The boss of glitter-bomb pop, Kylie Minogue, returns with a euphoric album that glistens with her signature tuneful dance music style.
Kiss Me Once arrives four years after Kylie‘s last album of originals, enough time in pop years for a whole generation to saunter past and not Google her. Despite the nagging paranoia from fans after she signed to Roc Nation management, Kylie‘s new album remains ever so true to the impossible princess’s brand.
It’s bright, it’s melodic and it’s sophisticated in a way you would expect from a seasoned performer of Minogue’s calibre.
For an album that boasts different cliques of writers and producers on almost every track, it’s a marvel Kiss Me Once didn’t pan out like the schizophonic 2007 X album. So kudos must be given to Kylie and her co-executive producer, Sia, for an expert job of compiling a cohesive record that highlighted different aspects of her artistry.
The project’s lead single ‘Into The Blue’ is a mature, anthemic pop number that picks up nicely from Minogue’s last UK Top 5 hit ‘All The Lovers’.
It’s a beautiful starting point, however, it will soon be forgotten when you dive into more immediate uptempos on the album like the Cutfather-produced ‘Million Miles’ and the modern disco jam ‘Sexy Love’, which mind you, would have made for a sick’ning 2014 Kool and The Gang single.
Elsewhere, the coy ‘Les Sex’ is an explosive instant fave. On one level, the melody sounds like a twinkly-eyed Kylie single from a past life until you hear the aggressive electronic squelches belt the track into submission. There’s a scattering of PG-rated sexual and drug references with a camp-as-tits chorus – really, it’s everything you want a Kylie hit to be. “In the dark we don’t say ‘no’, we say ‘yes please’…” she advices.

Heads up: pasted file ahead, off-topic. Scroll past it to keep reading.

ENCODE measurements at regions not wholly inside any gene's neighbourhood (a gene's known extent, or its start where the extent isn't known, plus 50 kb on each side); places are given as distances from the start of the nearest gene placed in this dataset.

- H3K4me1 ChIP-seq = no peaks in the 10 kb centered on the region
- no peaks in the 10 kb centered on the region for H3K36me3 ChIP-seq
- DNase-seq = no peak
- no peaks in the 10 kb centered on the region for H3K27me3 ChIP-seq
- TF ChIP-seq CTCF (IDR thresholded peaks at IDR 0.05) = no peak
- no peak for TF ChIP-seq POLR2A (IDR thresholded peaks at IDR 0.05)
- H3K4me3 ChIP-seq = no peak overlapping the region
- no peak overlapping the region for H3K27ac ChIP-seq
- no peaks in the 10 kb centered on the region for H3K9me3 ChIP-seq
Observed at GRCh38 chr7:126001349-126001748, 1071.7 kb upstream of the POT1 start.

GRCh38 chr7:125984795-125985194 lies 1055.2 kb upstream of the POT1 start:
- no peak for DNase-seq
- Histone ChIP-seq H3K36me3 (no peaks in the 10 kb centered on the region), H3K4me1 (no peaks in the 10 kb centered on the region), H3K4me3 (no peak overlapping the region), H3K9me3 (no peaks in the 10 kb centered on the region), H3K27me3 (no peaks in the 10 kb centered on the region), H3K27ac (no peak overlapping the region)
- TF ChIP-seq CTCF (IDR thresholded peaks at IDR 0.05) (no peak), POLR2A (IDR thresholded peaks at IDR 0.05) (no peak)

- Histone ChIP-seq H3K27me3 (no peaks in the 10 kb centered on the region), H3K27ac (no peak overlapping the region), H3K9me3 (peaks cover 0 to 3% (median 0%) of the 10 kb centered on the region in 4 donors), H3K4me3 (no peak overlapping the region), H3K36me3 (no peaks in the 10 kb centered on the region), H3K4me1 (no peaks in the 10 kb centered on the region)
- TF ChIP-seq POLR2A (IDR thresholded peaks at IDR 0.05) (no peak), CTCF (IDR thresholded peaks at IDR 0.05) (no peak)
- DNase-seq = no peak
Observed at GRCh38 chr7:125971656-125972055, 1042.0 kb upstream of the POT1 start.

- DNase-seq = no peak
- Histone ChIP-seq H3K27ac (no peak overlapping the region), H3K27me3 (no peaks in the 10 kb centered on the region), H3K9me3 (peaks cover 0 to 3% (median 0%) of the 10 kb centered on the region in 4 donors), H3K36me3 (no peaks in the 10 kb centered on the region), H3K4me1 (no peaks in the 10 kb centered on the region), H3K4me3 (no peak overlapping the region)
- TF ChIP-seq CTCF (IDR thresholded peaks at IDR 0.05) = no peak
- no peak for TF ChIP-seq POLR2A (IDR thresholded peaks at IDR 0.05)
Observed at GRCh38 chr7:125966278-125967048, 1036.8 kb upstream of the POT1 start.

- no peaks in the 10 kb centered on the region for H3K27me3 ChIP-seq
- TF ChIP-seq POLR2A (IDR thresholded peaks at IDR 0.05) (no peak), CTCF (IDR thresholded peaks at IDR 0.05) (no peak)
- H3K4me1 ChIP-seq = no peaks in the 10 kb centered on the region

The sole Pharrell-crafted track – ‘I Was Gonna Cancel’ – may sound formulaically Pharrell-esque but the uplifting lyrics deserve our full attention. “Just hop out of your bed, go ahead face the day… what’s on the other side, you’ll never know unless you go!” Kylie sings. Beyoncé fans will be clutching their pearls at the “go-go-go!” bit which blatantly rips off ‘Green Light’.
While a sizeable grab of the album is bright and bubbly, there are also some proper mid-tempo gems to be uncovered in Kiss Me Once.
The lush and wistful ‘Feels So Good’ gives us a break from the sugar rush. The track is actually a cover of Tom Aspaul‘s breakthrough track ‘Indiana’, which was produced by MNEK (an up-and-coming hit maker for Misha B, Little Mix and Mutya Keisha Siobhan).
There is a beautiful, introspective ballad in ‘If Only’, which will reveal itself with more listens – oh, if only we could cut out the distracting vocal effects. If there is one criticism that could be leveraged against Kiss Me Once, it will be that it comes across as unnecessarily overproduced in parts.
In the centre of it all, you hear Minogue delivering some of her most earnest vocal performances, you want to reach out and connect with it but often the sentiment is blurred by the competing soundscape.
Let’s face it. You don’t get to Kylie‘s MVP of pop status without a ferociously devoted and equally critical fan base like the Al-Kylie-aeda (which will forever be my favourite stan name).
There is no point in seeking out a new Light Years, Fever or Rhythm of Love because, frankly, that’s been done. What Kylie needs right now is a Kylie album for 2014. I am frankly not concerned if Kiss Me Once produces any hit singles. I mean, it will be great if it did and we had a Kylie single that muscled in on the high rotation list but let’s not be desperate about it.
The point of any new Kylie material these days is to fuel a massive, dollar-hollering tour. Therefore, the marker of success should be whether these tunes could translate into proper showstoppers. And frankly, if the eventual Kiss Me Once tour was the last show Minogue did, I would be quite pleased with it.
Stand out tracks: ‘Into the Blue’, ‘Les Sex’, ‘If Only’ and ‘I Was Gonna Cancel’.
Kylie Minogue‘s Kiss Me Once is out in Australia on 14 March and in the UK on 17 March.